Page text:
Rometty then fully hit her stride and outlined for the CEOs and partners gathered in the room the three general phases people go through as they move towards a smarter business:
- Instrument to Manage
- Integrate to Innovate
- Optimize to Transform
The first step is simple: Understand the performance of your business by instrumentation.
You can’t know how fast you’re driving if your car doesn’t have a speedometer.
That’s why IBM has related this idea of embedded technology (RFID, sensor data, etc.) To bridge the digital and analog world, we have to instrument, measure, and then manage it.
As an example, Rometty mentioned a Vietnamese seafood company which uses RFID sensors to monitor, from trawler to market, its fish catches to ensure quality control, manage inventory, and prove the premium value of its catch.
Second, companies must integrate to innovate. Organizations must be willing to evolve and adapt horizontally, across all their systems and structures, so that they can then be prepared to apply business analytics more effectively.
Rometty mentioned Toyota, which built an industrial waste efficiency project that the company spun off as a separate business unit, Ecomanage Network Corporation, to help other manufacturers facing the same waste management challenges.
Rometty also mentioned how supercomputing capability has evolved during the past decade. We’ve gone from Deep Blue, a supercomputer playing a chess game (but one with ultimately finite moves) to “Watson” (named after IBM’s founder, Thomas Watson), the new supercomputer learning how to play against humans with infinite possibliities in the “Jeaopardy” TV game show.
The host provides the answers, Watson has to come up with the questions. Watson’s currently in training against other humans, but Rometty indicated that “She’s learning quite fast.”
Much laughter in the audience before Rometty moved on to the third step: Optimize to transform.
Now that you’ve built a foundation using instrumentation and new analytics, you can now move on to the art of the possible: Optimizing your system towards a specific business goal.
Predictive analytics is very different from the “looking backwards” model businesses have historically depended on.
The next decade, argued Rometty, will be one of predicting the future before it happens.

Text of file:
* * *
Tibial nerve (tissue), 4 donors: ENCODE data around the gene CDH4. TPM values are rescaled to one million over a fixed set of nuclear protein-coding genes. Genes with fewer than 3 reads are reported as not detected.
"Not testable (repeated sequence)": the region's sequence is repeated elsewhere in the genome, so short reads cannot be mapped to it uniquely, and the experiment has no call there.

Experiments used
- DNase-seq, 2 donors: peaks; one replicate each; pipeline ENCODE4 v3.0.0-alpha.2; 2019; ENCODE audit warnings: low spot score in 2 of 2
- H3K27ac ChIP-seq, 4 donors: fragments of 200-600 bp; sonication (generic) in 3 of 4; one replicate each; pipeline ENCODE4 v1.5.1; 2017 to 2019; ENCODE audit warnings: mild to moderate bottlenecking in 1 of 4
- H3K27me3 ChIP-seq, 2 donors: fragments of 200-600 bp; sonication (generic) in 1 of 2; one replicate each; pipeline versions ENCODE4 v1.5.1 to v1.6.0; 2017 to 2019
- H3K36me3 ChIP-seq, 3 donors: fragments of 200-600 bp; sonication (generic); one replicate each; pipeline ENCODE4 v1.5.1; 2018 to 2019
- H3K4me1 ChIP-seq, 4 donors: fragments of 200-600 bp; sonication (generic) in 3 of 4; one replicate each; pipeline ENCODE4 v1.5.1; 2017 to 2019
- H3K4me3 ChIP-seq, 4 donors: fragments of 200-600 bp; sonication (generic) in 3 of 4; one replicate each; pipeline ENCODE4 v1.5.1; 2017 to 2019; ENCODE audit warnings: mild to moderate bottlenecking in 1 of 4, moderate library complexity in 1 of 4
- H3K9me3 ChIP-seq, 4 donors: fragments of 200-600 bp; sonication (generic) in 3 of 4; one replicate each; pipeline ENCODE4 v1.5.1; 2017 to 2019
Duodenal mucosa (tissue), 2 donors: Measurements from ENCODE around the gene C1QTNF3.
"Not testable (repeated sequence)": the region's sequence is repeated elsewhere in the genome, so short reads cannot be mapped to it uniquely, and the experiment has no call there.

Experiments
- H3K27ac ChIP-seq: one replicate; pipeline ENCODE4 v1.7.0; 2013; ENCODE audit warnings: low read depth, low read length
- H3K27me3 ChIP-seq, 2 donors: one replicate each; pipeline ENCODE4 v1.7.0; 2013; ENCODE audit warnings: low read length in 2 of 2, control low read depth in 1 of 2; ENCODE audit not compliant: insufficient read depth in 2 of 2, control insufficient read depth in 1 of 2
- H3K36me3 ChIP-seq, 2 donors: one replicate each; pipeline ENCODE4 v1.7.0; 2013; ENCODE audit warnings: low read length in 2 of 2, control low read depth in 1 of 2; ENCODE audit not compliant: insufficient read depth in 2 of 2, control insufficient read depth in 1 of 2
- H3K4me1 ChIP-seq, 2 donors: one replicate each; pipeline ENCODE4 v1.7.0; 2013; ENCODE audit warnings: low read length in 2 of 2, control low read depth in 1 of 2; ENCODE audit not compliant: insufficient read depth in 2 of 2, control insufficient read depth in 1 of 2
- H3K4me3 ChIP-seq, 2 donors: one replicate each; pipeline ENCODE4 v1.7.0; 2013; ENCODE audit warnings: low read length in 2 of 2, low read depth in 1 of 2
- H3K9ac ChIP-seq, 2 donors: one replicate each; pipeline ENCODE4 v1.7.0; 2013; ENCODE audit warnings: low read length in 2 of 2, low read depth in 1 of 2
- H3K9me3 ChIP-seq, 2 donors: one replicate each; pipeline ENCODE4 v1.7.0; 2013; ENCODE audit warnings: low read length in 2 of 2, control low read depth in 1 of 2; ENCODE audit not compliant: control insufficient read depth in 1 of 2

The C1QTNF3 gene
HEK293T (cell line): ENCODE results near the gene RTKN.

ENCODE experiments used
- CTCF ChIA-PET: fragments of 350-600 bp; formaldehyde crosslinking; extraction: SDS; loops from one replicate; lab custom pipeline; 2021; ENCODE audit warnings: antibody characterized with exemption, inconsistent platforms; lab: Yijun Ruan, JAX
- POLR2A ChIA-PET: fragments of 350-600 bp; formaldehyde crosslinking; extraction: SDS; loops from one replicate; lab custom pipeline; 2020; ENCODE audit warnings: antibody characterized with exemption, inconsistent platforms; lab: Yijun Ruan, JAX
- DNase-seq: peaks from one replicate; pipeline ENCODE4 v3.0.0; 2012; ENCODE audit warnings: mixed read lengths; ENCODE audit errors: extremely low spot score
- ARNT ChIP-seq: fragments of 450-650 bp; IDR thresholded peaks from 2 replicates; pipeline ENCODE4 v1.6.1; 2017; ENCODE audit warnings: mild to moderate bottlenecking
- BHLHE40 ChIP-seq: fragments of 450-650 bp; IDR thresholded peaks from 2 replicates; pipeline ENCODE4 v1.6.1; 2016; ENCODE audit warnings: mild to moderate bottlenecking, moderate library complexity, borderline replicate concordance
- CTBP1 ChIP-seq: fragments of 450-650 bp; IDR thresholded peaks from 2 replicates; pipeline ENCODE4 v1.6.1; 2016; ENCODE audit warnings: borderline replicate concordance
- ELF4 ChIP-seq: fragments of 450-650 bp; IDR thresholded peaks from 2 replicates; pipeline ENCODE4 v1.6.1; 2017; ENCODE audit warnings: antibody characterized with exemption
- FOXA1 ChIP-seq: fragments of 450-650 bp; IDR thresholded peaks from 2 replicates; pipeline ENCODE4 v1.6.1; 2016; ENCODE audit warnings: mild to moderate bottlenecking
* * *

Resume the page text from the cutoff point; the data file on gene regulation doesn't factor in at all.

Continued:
Unless you think she was now on to soothsaying, Rometty mentioned the Singapore Land Transit Authority, where technology is helping Singapore predict bus arrival times at a 98% accuracy rate, and helping commuters understand bus seat inventory via their mobile devices.
So what’s required to pull off this transformation, Rometty asked?
Three things. Leadership featuring an analytics based-culture. Systems thinking. And new forms of collaboration.
With regards to analytics, it’s actually simple to say (harder to do): Get your company and its people to move from guessing about your business via HIPPO (Highest Paid Person in the Room) and gut judgment, to one based on facts and trusted data that yields action.
Two, don’t get caught in the rice shortage paddy! Develop a culture of systems thinking so your organization is more adept and able to respond to unexpected crises, no matter their orientation.
And three, build a culture of collaboration. Your partners, your suppliers, your customers, all are key constituents in a supply chain of new ideas and possibilities for your business, but only if you facilitate and tap into their expertise and insights.
Pioneering companies which rethink their business systems and models, reinvent their outdated processes, and leverage analytics effectively moving will be poised to move beyond the “new normal” and instead realize new growth and outcomes for their companies.
Apologies in advance if you had no incentive to show up at the Freakonomics keynote session earlier this morning at Information on Demand, because it was, without question, the highlight of my week here in Las Vegas (aside from the Bengal tiger I discovered hiding in my hotel bathroom).
Just as with Malcolm Gladwell last year, author Stephen Dubner and economist Steven Levitt artfully integrated some of the themes of the event into their two-man show, and in the process perhaps nearly stole the whole show.
Dubner spoke first, asking the audience to “raise your hand if you’re a genius,” then recognizing the power of his own incentives, warned us away from stealing Levitt: “Find your own, he’s mine.”
Two best-selling books and a documentary movie later, I can’t say as I blame him. Dubner kicked the session off explaining how he and Levitt came into one another’s orbit, arguing that he was fascinated Levitt was using data to find out what was going on in “the real world.”
Levitt, on the other hand, explained how he eventually became the accidental economist who was abysmal at math and clueless when it came to different varieties of derivatives, but was still able to muscle through at the encouragement of his father, who had found his own niche as a medical researcher on “intestinal gas.”
“The king of farts,” went the GQ profile headline about his father, joked Levitt, before Dubner returned to the stage and kidded that that made Levitt “the prince of farts.”
All hot air aside, Levitt explained his niche became the study of the nichest, yet fascinating, realms of data, and the people who helped unravel them. Ultimately, though, Levitt was studying the power of incentives, and how they motivated — or didn’t — people across all walks of life.
Like the guy at the IRS who realized there weren’t really 7 million people named “Fluffy,” and how, almost overnight, 7 million people suddenly disappeared from U.S. tax rolls when the Social Security # started being required by filers in 1987 and they could no longer file their ghostly dependents!